Applauding the preservation of nearly 4,000 acres connecting the Great Smoky Mountains and Cherokee National Forest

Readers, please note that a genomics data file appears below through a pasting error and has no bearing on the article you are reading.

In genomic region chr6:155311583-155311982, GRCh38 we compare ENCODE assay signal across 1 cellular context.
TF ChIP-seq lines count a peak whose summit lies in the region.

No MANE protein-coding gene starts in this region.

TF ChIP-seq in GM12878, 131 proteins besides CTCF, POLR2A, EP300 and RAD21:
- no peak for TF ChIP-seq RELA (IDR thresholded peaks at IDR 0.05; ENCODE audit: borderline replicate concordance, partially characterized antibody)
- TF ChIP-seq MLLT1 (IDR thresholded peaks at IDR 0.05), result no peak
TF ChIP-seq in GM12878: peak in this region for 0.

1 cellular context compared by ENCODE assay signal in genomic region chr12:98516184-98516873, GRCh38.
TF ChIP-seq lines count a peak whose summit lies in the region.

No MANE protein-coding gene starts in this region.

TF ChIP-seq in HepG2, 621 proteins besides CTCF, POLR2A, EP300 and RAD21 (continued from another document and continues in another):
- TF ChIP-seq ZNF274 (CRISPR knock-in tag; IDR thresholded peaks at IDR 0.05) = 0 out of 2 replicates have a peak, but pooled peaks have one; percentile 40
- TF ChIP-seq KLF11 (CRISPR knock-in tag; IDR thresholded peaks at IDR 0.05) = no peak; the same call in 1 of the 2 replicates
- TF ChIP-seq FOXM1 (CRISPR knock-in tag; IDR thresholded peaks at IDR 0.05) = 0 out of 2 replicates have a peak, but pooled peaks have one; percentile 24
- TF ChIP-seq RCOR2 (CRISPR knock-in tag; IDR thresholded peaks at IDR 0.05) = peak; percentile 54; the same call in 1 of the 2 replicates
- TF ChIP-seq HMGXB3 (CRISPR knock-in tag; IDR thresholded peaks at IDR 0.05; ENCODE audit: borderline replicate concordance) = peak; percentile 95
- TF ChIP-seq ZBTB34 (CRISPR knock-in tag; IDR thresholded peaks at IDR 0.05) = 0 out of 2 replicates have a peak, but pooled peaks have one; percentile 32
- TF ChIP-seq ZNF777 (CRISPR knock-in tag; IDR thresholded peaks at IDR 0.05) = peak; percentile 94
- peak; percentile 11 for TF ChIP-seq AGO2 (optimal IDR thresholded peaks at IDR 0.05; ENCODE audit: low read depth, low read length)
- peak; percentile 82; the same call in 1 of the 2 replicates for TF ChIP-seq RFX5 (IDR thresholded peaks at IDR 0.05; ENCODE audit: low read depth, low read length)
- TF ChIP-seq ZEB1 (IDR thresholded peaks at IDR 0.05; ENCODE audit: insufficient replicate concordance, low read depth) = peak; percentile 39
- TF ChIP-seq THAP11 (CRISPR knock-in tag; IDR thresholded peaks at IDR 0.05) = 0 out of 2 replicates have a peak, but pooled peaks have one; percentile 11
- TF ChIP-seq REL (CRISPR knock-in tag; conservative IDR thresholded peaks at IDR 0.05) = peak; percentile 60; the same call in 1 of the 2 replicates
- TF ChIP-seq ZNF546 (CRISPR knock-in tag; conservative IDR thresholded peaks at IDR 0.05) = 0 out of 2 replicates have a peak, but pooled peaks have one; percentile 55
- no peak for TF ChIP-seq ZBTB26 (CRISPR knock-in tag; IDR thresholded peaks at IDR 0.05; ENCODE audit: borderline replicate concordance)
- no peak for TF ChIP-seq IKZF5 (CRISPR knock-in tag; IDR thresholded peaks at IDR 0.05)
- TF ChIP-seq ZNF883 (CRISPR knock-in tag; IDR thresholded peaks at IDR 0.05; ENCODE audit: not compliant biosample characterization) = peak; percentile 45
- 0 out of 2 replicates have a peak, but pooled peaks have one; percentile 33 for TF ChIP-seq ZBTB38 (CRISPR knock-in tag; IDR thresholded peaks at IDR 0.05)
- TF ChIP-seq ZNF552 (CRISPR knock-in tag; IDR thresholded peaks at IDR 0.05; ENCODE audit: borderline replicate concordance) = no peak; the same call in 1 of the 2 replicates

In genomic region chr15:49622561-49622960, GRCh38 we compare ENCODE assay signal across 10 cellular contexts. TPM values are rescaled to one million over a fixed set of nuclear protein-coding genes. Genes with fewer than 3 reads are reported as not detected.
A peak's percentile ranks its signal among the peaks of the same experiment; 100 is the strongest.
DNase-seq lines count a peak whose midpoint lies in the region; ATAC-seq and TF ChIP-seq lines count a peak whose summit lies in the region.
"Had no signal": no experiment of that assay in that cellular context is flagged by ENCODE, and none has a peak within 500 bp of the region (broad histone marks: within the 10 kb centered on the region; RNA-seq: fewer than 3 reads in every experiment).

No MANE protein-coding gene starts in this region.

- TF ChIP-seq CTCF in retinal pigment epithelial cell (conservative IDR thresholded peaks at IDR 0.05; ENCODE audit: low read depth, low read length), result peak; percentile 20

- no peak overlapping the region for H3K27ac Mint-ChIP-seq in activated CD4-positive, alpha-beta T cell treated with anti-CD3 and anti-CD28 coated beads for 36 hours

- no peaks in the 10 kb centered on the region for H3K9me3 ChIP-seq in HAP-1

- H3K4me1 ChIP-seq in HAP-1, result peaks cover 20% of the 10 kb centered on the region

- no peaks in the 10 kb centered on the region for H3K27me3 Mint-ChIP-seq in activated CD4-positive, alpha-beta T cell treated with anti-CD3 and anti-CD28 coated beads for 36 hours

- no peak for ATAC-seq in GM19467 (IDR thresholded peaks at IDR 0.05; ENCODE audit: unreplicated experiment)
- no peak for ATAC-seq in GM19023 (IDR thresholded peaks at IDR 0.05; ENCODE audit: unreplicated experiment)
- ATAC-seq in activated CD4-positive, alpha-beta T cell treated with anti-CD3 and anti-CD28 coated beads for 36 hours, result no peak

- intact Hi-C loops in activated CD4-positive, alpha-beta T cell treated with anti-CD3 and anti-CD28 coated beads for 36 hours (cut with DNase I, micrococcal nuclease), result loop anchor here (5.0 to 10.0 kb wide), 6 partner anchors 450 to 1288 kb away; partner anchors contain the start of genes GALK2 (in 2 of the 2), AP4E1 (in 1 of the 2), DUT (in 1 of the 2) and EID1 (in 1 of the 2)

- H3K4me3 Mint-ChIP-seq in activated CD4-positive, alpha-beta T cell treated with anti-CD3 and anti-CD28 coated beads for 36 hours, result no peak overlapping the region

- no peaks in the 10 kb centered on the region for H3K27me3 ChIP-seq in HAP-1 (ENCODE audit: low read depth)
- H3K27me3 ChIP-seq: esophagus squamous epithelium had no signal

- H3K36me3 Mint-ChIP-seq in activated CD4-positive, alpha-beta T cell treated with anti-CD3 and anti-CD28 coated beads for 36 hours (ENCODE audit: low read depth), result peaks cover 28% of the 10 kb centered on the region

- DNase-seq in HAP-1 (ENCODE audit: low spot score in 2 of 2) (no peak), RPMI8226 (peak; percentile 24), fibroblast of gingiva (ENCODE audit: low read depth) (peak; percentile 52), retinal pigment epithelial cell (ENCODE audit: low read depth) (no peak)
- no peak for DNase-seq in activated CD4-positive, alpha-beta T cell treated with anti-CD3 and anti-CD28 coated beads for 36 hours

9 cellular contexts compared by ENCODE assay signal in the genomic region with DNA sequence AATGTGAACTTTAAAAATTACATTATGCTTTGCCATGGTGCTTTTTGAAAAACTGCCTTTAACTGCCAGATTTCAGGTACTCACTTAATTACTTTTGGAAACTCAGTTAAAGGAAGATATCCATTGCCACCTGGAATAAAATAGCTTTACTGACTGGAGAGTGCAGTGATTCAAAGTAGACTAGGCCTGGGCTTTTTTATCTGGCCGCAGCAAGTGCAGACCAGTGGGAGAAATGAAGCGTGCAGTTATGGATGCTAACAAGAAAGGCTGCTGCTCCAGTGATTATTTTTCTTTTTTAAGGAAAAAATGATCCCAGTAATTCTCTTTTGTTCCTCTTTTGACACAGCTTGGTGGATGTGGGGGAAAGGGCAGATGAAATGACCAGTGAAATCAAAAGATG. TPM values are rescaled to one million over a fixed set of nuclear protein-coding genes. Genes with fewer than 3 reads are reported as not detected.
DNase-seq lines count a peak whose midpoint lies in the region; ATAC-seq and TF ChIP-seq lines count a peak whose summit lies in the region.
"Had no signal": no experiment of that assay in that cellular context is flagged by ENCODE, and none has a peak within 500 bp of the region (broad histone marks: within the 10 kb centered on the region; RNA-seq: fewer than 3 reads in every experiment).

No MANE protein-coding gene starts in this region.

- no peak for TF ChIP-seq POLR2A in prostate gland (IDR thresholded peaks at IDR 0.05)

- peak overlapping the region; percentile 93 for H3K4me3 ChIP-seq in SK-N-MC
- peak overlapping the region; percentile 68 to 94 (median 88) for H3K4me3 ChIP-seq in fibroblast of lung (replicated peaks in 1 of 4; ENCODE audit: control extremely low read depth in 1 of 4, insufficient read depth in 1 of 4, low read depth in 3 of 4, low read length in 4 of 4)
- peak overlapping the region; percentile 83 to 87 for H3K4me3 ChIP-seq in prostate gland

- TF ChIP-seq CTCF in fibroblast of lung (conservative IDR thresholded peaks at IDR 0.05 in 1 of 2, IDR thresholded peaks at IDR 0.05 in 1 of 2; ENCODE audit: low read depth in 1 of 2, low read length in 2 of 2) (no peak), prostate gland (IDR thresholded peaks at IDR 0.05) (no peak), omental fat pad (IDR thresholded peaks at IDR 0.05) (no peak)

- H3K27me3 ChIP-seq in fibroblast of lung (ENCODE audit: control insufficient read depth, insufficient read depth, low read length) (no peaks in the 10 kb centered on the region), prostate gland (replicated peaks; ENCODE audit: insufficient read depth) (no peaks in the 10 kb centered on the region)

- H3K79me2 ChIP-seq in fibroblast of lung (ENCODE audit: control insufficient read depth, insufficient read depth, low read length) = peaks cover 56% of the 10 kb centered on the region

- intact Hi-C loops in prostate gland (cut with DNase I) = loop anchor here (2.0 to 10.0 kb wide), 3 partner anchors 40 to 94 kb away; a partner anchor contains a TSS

Brookfield Renewable Energy Group and The Nature Conservancy recently announced that they’d reached an agreement to preserve nearly 4,000 acres of land connecting the Great Smoky Mountains National Park and the Cherokee National Forest. I joined them at Calderwood Dam near Maryville to praise the agreement and discuss what it meant to Tennesseans to protect this land and make more of it available for outdoor recreation. There is no more popular or magnificent section of the Great American Outdoors than the land adjacent to the Great Smoky Mountains and the Cherokee National Forest. The announcement on May 3 that more of the land in this area will be transferred to state and federal land agencies means tens of thousands of Tennesseans and visitors will be able to continue to enjoy more hiking, hunting, fishing and boating. The preservation of this land dated back to legislation I cosponsored, which became law in 2004, relicensing Alcoa’s hydroelectric power facilities and enabling the preservation of additional land for the Great Smoky Mountains National Park.
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